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Odds & Sods

Some scientists propose that instances of physical abnormalities are actually evolution at work. With the autumn crush of festivals and markets kicking off this month, RealScreen got to wondering: what would an alpha event goer look like? We turned to the animal kingdom for the best of the beasts.
September 1, 2003

Some scientists propose that instances of physical abnormalities are actually evolution at work. With the autumn crush of festivals and markets kicking off this month, RealScreen got to wondering: what would an alpha event goer look like? We turned to the animal kingdom for the best of the beasts.

Rabbit ears: Information is valuable. Despite the din of the market floor, producers could pick up the indiscreet ramblings of their colleagues.

Eagle eyes: So broadcasters could see that obnoxious producer from a mile away.

Giraffe’s neck: The party may be crowded, but with a neck three meters long, filmmakers could easily spot that elusive distributor with the deep pockets.

Hippo-tosis: Breakfast, lunch and dinner meetings. After hippos, only whales have bigger mouths – which is what you’ll turn into if you carry on like this.

Horse legs: A horse’s legs are built so it can sleep standing up. ‘Nuff said.

Float like a butterfly: At 3 A.M., when the taxi drivers have all gone off duty, wings could get you where you need to go.

Arms like a gorilla: Money’s tight – even the commissioning editors aren’t mailing home all those tapes and catalogs.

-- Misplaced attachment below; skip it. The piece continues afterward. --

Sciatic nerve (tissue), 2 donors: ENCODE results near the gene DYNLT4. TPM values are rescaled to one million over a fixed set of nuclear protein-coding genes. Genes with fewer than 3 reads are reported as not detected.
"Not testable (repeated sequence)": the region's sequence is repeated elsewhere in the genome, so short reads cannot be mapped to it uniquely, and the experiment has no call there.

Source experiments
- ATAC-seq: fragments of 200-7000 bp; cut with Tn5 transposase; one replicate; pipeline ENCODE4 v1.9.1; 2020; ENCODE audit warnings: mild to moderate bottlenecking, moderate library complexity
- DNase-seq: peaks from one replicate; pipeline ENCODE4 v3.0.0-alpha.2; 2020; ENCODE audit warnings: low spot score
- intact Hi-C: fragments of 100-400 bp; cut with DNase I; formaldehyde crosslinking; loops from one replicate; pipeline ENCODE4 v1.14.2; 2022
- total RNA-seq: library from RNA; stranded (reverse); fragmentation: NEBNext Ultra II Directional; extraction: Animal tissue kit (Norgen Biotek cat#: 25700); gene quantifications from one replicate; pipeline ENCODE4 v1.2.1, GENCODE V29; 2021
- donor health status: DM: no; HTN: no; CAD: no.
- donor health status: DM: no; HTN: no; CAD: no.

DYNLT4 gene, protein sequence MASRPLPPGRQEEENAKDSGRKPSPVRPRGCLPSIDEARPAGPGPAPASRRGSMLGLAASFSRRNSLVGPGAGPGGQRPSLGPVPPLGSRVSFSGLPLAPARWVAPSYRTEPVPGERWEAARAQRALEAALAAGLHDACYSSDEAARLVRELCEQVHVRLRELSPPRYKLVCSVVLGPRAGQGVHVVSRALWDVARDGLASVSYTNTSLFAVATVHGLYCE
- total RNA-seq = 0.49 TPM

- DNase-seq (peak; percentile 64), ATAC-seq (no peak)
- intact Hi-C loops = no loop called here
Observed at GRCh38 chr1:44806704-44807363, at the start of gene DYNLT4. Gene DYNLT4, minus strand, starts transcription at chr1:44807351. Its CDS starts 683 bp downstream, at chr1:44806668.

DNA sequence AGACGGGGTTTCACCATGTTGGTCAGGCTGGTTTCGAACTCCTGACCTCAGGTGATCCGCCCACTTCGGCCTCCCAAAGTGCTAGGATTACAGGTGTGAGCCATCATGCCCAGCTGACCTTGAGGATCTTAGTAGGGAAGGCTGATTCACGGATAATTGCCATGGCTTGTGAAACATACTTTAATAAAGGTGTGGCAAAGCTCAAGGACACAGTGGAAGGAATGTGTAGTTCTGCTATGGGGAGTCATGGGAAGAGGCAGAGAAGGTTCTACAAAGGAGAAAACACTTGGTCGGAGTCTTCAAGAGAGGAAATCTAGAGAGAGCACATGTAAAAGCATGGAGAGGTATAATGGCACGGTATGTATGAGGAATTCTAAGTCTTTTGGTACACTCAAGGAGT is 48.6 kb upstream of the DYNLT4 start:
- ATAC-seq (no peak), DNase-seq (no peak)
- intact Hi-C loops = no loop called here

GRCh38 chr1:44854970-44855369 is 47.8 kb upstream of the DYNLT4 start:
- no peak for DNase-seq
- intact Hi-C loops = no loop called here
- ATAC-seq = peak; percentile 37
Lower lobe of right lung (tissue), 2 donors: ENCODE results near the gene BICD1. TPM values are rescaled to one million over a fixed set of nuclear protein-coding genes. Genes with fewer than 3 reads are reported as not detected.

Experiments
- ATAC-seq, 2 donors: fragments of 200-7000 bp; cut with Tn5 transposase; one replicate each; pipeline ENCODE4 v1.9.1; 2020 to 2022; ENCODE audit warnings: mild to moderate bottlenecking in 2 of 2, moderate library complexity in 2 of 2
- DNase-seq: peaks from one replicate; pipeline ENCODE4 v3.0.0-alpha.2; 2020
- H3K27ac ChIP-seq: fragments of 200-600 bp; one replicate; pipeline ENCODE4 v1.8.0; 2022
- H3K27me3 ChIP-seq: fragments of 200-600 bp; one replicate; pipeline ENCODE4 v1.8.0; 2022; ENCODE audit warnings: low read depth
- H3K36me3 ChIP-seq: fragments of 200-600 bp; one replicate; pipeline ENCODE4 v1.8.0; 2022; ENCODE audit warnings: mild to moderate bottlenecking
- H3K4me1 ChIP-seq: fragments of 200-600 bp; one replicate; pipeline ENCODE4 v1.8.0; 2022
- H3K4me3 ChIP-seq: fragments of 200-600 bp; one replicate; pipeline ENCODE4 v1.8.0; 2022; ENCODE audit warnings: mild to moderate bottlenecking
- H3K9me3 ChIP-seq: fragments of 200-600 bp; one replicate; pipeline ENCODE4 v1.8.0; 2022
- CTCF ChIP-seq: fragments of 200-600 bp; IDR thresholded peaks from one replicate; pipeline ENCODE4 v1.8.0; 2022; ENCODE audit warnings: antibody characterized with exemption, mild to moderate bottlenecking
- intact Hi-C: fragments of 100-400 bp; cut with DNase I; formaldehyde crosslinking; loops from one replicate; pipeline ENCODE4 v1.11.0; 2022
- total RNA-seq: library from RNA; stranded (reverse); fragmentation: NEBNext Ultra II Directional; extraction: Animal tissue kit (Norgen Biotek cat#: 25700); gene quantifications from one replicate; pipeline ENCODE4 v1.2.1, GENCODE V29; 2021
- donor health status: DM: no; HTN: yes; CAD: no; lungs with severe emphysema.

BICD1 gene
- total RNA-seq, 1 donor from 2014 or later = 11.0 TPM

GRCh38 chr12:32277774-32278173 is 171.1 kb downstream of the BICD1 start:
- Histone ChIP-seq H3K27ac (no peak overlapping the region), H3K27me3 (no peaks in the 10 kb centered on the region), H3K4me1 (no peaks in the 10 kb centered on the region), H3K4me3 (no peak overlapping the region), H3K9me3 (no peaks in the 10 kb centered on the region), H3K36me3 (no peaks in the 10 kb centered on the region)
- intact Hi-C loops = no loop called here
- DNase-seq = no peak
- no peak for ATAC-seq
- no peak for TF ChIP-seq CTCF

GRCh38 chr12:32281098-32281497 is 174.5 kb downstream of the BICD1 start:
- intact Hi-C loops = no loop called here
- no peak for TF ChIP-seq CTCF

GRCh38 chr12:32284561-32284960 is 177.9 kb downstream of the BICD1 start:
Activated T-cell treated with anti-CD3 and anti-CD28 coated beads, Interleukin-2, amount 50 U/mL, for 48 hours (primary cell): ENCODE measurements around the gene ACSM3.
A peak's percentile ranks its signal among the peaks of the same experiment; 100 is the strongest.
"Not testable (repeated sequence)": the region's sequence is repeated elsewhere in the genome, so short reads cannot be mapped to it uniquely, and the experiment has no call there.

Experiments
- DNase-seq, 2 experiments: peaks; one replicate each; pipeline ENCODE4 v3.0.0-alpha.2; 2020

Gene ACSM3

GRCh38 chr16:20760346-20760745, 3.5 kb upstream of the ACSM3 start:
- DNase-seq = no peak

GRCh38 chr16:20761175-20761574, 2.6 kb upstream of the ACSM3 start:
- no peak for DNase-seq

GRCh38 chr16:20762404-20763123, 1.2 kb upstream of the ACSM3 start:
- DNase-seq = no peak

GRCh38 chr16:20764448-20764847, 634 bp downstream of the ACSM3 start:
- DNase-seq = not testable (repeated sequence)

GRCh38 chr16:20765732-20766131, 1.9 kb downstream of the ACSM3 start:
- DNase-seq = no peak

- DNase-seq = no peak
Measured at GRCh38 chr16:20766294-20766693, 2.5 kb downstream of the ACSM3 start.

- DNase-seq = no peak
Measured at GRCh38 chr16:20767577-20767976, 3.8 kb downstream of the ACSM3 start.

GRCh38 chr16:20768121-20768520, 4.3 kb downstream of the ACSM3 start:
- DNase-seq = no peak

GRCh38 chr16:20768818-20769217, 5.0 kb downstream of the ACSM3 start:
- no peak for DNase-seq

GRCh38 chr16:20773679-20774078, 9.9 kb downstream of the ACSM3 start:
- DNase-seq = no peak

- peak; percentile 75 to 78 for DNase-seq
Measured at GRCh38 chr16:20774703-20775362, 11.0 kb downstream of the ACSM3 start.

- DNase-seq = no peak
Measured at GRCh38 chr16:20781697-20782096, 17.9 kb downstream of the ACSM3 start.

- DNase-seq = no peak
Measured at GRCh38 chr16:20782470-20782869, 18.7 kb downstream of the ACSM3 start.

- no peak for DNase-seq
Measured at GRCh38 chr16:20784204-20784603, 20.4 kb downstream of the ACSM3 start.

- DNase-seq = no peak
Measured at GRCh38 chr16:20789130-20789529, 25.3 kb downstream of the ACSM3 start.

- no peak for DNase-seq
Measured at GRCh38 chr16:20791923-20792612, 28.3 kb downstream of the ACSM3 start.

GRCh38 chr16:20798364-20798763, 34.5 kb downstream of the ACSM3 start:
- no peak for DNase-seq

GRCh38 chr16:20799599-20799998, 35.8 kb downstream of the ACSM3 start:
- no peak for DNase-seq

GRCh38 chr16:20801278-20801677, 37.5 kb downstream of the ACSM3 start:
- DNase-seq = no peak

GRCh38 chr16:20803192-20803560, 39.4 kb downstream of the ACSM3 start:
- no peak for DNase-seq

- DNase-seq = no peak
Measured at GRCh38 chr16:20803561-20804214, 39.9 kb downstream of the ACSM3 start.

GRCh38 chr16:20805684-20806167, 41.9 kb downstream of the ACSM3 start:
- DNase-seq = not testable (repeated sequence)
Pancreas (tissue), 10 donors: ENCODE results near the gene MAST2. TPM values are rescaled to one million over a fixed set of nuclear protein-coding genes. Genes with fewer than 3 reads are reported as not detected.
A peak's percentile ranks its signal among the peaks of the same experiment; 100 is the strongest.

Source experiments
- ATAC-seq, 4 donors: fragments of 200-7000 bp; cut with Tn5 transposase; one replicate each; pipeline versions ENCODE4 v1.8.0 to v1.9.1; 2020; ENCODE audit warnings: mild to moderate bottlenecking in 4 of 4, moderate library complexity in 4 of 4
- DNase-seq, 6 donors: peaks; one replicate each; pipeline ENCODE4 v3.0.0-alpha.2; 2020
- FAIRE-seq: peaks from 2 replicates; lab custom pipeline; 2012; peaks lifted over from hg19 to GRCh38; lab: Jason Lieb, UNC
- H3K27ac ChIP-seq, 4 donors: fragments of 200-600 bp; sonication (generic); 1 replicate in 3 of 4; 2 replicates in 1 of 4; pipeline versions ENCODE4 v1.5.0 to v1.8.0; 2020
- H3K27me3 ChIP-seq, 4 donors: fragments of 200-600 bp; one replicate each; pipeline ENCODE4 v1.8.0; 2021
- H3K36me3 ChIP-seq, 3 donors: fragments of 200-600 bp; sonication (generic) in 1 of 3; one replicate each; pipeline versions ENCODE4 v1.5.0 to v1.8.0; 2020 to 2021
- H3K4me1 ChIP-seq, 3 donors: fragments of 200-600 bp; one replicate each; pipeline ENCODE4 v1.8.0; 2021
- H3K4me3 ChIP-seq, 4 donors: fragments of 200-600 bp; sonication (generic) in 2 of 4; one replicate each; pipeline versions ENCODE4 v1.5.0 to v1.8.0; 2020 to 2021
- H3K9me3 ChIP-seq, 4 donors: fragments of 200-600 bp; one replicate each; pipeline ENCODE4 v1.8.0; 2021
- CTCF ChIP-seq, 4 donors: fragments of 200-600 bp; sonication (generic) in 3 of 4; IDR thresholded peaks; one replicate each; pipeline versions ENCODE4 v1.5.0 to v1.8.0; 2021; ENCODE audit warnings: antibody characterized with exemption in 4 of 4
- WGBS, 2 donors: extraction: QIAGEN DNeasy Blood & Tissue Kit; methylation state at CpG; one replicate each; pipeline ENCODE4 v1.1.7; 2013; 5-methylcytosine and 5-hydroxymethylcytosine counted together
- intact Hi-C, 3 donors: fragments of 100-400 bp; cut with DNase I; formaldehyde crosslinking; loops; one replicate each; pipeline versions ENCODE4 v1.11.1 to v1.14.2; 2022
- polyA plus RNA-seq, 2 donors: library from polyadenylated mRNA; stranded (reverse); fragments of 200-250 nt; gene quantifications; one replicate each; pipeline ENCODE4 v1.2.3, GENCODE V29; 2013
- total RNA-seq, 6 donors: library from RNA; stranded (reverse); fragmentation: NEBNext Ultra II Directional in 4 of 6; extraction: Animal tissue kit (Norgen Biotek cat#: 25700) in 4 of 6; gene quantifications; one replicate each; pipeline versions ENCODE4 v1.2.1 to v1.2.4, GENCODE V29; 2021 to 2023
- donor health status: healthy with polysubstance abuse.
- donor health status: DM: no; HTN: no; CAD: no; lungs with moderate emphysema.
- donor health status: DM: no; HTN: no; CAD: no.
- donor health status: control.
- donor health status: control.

Elephant feet: Blisters be gone! The spongy cushions on the bottom of elephant feet would let producers trip the MIPs fantastic, comfortably.

Alligator skin: Because rejection is inevitable.

About The Author
Andrew Tracy joined Realscreen as associate editor in 2021, following 17 years as managing editor of the award-winning international film magazine Cinema Scope. From 2010 to 2020 he also held the position of senior editor at the Toronto International Film Festival, where he oversaw the flagship publication for the organization’s year-round Cinematheque programming and edited its first original monograph in a decade, Steve Gravestock’s A History of Icelandic Film. He was a scriptwriter and consultant on the first season of the Vice TV series The Vice Guide to Film, and his writing and reporting have been featured in such outlets as Cinema Scope, Reverse Shot, Sight & Sound, Cineaste, Film Comment, MUBI Notebook, POV, and Montage.

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